Maps and forecasts are one thing, but there’s no substitute to absolutely knowing if the risk of fusarium head blight (Fusarium graminearum) is present in your field. That’s where new technology comes in. In 2018, 20/20 Seed Labs began offering pathogen testing for the Spornado, which is a passive spore catcher which was first successfully deployed by potato growers in Ontario to detect late blight spores.
It’s really not “new” technology per say, as spore catchers have been around for a while. However, they were expensive and mainly used by researchers. We are now able to bring spore catchers to the producer and to be fully utilized to their maximum potential.
20/20 Seed Labs uses pathogen testing from the Spornado cassettes to detect sclerotinia stem rot of canola (Sclerotinia sclerotiorum) and fusarium head blight in cereals. The device, which resembles a futuristic weathervane, is placed in a field from late June to early August and a cassette inserted into it traps any airborne spores that blow through. The cassette is removed and shipped to our Nisku lab for analysis.
A research project underway in Alberta spearheaded by AAFC plant pathologists is looking at tools to measure Sclerotinia spore load in canola fields, the Spornado being one of them. Research is showing we can assess disease risk in a field with this easy-to-use device.
When it comes to fusarium head blight, you no longer have to guess and purchase fungicide to spray “just in case” the disease might be present. Pathogen test results are available online within 24 hours from the time the cassette is processed in the lab. You’ll know definitively whether or not there are Fusarium graminearumspores in the field and if there are, you can act immediately to assess your disease risk by taking into account the weather conditions and host crop. Using the Spornado and getting results quickly is an effective way of properly timing fungicide application to manage fusarium head blight and sclerotinia stem rot.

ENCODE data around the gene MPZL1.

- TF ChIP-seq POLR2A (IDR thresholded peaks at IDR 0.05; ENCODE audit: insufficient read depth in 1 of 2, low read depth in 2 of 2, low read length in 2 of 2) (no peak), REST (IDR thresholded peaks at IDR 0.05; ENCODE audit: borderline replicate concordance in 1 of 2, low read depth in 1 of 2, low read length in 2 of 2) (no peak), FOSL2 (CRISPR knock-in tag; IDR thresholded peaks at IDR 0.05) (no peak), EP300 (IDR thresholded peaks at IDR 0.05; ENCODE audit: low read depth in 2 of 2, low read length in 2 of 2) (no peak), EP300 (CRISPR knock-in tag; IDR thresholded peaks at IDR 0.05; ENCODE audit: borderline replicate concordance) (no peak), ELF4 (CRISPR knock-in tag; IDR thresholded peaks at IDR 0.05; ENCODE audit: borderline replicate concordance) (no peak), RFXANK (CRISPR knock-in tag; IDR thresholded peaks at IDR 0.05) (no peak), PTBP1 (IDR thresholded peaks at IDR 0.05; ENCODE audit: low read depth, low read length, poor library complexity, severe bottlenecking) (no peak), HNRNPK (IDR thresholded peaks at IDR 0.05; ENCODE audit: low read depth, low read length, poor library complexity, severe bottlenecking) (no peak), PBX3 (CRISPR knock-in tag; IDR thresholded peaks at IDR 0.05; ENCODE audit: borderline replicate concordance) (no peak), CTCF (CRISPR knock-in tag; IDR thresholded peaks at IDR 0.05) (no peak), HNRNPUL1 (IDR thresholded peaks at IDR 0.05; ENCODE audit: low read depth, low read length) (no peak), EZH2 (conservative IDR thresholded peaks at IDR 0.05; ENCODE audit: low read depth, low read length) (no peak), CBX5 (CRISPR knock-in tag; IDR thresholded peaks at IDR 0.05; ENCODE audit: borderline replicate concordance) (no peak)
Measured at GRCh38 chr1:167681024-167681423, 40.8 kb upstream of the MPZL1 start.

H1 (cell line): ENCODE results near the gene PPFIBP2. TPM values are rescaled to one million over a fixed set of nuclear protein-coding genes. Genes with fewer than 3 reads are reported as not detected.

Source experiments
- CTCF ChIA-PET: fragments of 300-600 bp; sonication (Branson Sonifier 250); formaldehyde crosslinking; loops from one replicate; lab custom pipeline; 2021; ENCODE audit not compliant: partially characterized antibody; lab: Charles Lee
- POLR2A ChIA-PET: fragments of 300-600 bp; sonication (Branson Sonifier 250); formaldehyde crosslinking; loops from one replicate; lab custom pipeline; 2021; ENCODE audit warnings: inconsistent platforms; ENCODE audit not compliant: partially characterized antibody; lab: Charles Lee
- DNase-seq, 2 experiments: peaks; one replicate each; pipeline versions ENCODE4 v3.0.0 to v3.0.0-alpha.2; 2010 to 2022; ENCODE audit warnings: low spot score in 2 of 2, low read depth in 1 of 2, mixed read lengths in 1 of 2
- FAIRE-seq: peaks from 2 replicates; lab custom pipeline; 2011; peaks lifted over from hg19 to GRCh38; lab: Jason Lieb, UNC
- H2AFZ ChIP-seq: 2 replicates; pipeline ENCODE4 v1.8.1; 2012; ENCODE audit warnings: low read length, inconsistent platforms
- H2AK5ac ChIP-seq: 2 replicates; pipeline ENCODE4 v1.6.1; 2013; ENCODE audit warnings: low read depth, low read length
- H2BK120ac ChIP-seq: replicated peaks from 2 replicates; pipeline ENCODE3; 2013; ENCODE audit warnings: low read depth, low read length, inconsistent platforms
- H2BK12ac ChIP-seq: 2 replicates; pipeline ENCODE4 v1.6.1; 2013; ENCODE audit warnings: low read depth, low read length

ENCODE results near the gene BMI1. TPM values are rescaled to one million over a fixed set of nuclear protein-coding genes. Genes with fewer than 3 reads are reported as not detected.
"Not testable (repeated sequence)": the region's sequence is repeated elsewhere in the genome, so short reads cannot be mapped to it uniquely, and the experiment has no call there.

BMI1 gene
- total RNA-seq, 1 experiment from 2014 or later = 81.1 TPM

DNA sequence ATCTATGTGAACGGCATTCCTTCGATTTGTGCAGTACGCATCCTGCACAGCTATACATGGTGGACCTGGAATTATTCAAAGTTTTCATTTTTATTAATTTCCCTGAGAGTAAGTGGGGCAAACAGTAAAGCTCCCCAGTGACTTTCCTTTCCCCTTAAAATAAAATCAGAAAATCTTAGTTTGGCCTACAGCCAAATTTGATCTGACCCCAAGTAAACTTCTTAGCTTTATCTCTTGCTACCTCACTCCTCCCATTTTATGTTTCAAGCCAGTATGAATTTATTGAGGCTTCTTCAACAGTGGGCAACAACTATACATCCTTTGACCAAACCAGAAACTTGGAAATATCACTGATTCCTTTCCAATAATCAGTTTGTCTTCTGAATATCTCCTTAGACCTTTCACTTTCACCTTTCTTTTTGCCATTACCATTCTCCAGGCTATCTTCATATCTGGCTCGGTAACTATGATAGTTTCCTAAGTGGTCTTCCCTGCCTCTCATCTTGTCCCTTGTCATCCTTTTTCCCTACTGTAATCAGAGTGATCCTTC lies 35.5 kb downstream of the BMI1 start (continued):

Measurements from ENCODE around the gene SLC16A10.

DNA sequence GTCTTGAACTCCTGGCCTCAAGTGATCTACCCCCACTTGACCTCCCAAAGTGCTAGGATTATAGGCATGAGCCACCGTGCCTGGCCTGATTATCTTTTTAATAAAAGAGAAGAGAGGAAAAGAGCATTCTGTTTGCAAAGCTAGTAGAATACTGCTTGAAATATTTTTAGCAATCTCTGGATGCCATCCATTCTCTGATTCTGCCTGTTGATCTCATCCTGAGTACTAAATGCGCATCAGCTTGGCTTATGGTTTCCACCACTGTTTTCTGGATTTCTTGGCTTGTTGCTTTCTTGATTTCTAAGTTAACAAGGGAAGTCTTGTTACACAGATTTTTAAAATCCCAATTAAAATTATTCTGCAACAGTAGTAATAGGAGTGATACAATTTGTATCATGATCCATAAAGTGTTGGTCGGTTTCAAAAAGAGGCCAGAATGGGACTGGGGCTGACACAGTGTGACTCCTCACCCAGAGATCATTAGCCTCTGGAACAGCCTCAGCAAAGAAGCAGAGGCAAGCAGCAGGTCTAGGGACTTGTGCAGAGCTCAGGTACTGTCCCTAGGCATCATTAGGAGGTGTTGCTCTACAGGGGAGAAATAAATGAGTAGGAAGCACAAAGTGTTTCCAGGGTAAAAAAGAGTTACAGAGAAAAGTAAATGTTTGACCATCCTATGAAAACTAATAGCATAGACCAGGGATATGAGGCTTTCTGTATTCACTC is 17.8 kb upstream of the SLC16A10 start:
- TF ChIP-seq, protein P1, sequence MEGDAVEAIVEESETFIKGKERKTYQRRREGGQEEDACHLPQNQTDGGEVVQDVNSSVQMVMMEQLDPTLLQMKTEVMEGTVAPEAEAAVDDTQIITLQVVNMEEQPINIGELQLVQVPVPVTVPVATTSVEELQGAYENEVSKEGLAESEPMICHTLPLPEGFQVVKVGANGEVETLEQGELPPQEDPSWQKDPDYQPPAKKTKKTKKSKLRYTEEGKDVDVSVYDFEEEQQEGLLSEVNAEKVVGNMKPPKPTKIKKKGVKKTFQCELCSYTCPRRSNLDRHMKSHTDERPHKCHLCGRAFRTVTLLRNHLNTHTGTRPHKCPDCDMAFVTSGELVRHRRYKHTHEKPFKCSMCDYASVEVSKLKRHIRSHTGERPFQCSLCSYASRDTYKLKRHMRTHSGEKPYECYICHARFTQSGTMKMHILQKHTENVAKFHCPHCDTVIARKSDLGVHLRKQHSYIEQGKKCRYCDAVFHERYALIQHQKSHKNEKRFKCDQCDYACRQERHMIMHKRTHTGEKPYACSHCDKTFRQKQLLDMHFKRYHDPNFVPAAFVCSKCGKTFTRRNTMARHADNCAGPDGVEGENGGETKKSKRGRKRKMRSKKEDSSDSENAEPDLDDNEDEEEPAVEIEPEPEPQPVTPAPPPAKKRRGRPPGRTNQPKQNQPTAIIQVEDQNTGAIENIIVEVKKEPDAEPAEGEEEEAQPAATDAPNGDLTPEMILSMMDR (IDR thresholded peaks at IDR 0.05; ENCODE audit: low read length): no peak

Uptake of the Spornado is increasing as growers discover value in the technology, especially in areas where we’re seeing a huge increase in Fusarium graminearum infected seed around central-east Alberta. The Spornado is an early warning system which could be extremely useful in this region.
Fusarium graminearum levels are indeed a concern in Alberta, especially in production areas where there are new cases of infected seed, or where infection has increased. The Alberta Seed Processors recently released an interim report showing the County of Vermillion River, MD of Wainwright a MD of Provost were the hot spots in Alberta in 2020 with over half of seed samples testing positive for Fusarium graminearum.
In all of Alberta, 16.5 per cent of seed samples are testing positive for Fusarium graminearum in our lab. This is the third-highest historical percentage since we started collecting data in 2007. The distribution across the province thus far is similar to 2019 with the highest percentage in counties east of Edmonton along the Saskatchewan border, as the Alberta Seed processors map shows.